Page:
The FTSE 100 index ended nearly 48 points lower at 6,101.2. The quarter- point UK interest-rate cut had no impact. By late morning in New York, the Dow Jones index had fallen 41 points to 9,503.78. On top of the Brazil upset, the noted Wall Street bull, Abby Cohen of Goldman Sachs, reduced her recommended portfolio weighting for US shares yesterday.
Other major markets also blamed Brazilian jitters. In Frankfurt share prices fell by 2 per cent, partly reversing their near-9 per cent gain since the launch of the euro.
In Rio de Janeiro, the Bovespa share index had dropped 6 per cent by lunchtime. Emerging market bond prices fell across the board, with investors still bearing the scars of Russia's debt default last summer.
The markets were reacting to the announcement by Itamar Franco, new governor of the state of Minas Gerais and a likely future presidential candidate, that the state would halt interest payments on its debt to the federal government for 90 days. Although the statement was interpreted as posturing for domestic political purposes, the state is due to make payments on Eurobonds worth $200m within the 90-day period.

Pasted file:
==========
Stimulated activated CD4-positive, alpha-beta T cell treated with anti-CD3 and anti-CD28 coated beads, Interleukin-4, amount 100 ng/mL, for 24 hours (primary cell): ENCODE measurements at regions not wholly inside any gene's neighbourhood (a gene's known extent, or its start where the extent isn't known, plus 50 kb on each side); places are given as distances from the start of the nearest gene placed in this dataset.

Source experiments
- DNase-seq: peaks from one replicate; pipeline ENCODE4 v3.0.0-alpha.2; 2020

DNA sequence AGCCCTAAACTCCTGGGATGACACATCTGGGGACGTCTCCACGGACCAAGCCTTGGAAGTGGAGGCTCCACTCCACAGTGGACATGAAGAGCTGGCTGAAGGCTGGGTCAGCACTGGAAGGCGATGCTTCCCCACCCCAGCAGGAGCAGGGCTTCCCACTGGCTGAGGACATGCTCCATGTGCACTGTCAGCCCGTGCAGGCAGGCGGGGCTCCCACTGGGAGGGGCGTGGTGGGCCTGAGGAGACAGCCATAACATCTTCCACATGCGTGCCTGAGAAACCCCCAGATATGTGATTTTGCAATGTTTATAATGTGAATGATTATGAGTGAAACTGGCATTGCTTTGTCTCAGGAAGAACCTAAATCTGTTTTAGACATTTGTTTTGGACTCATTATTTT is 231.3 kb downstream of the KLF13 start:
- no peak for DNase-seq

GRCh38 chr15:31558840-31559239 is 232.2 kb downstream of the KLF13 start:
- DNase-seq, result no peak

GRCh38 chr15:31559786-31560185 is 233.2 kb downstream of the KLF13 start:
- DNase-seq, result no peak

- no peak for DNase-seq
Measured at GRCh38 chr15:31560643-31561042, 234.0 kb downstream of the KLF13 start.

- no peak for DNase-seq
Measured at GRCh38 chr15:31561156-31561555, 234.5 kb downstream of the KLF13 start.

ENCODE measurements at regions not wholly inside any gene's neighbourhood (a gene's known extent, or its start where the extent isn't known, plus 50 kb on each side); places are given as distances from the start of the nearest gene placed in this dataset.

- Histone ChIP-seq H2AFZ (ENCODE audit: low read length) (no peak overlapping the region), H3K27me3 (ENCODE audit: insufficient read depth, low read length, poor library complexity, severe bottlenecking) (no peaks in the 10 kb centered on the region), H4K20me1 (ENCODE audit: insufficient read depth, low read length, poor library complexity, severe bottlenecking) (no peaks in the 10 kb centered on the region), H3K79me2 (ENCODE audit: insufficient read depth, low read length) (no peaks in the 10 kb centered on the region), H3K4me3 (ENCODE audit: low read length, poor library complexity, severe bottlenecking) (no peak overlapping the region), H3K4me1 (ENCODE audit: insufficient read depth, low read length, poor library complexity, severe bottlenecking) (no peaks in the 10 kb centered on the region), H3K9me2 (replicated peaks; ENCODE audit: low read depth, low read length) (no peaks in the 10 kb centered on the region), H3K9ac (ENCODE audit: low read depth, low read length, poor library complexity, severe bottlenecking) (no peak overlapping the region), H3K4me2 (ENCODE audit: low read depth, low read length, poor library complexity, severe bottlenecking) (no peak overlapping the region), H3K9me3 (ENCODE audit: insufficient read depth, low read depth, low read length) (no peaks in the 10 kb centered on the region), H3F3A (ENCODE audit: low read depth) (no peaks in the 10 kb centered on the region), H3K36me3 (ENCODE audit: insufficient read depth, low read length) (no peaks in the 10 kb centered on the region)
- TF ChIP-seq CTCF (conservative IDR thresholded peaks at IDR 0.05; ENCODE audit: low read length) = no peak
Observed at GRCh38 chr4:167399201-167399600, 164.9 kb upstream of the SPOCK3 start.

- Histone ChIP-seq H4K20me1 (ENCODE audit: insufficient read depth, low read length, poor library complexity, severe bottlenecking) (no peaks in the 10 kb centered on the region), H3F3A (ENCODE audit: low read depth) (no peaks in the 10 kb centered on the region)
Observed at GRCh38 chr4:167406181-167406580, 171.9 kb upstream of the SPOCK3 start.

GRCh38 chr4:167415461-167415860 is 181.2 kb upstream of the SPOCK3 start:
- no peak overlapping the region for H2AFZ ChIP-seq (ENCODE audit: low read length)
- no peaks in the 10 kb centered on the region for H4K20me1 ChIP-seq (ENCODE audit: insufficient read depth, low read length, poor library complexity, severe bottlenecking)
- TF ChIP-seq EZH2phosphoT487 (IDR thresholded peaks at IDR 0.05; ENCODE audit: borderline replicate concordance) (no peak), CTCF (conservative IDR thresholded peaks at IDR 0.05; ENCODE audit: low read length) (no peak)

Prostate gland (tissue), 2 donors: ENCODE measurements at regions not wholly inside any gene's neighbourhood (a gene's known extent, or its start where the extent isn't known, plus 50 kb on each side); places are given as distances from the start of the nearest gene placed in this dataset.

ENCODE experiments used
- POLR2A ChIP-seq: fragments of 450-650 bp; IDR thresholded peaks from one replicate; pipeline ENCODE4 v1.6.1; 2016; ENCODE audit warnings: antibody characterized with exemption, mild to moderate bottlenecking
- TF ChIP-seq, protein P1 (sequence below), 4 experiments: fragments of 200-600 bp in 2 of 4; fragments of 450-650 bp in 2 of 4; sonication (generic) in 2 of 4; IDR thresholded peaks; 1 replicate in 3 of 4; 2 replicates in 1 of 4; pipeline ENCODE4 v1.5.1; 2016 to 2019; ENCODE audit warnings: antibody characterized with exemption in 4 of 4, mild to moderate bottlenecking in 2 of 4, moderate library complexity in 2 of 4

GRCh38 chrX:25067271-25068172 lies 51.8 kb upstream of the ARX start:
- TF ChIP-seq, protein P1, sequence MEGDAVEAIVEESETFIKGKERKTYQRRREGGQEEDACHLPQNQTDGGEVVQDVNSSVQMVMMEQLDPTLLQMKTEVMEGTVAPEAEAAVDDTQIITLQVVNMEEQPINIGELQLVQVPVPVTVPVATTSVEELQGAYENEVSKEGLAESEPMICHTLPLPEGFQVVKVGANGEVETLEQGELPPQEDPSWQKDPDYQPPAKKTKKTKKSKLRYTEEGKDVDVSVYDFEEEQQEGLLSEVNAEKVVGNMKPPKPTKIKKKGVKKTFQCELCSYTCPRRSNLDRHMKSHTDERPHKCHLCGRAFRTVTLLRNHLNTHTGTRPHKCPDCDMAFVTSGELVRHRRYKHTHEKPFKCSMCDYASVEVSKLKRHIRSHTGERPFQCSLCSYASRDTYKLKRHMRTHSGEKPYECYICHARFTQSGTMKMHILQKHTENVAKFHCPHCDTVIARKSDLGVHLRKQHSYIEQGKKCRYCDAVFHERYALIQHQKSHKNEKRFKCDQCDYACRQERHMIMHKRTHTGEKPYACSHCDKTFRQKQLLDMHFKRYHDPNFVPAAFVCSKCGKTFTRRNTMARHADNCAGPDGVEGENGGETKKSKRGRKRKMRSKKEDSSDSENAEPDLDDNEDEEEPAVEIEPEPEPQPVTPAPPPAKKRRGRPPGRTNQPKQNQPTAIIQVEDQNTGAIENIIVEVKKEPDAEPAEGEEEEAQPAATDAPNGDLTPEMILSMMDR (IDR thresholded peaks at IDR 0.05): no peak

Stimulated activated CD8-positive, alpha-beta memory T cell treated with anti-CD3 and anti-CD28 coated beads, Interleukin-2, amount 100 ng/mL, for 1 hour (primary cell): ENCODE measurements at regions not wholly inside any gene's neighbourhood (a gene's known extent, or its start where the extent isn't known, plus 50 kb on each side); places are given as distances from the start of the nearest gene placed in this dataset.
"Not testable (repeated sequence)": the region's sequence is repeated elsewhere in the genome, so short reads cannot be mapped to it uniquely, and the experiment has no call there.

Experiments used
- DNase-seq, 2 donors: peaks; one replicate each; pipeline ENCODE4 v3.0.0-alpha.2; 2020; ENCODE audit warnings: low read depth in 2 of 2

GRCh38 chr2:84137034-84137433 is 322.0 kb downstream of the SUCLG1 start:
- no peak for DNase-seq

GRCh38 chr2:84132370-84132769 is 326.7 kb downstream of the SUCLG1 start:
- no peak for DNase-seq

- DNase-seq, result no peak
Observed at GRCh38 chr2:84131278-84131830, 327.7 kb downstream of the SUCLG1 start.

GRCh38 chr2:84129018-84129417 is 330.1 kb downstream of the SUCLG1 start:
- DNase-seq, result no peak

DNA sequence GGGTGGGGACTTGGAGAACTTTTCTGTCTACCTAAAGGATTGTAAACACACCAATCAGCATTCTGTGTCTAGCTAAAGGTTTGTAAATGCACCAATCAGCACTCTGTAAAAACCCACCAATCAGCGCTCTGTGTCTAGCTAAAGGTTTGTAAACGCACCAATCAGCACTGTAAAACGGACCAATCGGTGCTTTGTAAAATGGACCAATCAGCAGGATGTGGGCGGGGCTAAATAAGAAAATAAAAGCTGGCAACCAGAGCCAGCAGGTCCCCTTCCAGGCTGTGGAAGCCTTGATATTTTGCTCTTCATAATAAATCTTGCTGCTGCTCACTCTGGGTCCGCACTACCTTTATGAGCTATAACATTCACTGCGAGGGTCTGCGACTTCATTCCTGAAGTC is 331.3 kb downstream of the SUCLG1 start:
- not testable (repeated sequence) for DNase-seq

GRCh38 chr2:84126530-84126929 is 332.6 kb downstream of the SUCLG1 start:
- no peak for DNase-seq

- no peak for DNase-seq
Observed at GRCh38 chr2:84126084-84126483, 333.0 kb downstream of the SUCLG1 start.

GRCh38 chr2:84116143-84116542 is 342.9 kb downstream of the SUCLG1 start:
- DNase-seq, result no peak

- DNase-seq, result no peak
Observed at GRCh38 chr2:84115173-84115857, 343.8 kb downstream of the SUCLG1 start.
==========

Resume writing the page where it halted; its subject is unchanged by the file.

The Brazilian government, led by President Ferdinand Cardoso, is already mired in a mammoth political battle to push budget cuts through the congress. The lower house has already delivered one blow to the international rescue package: last month it rejected the first part of the government's plans to get its budget deficit under control.
As a result, capital flows out of the country accelerated to reach more than $5bn in December, surpassing the funds the IMF had pumped in during the month. Until yesterday the outflows had slowed down since the start of the new year, but analysts are sceptical that the deficit reduction package will be passed.
If the government does not win the political battle, further tranches of the international loans could be at risk.
"It's a close call," said David Lubin at HSBC Markets. He said investors might not be prepared to wait as long as Brazil needed to see the fruits of its economic reforms.
"The market seems bordering on the complacent," said Paul McNamara, emerging markets economist at Julius Baer Investments in London.
"A lot of people appear to have taken leave of their senses in the way money is continuing to pour into some of these emerging markets," said Mr McNamara.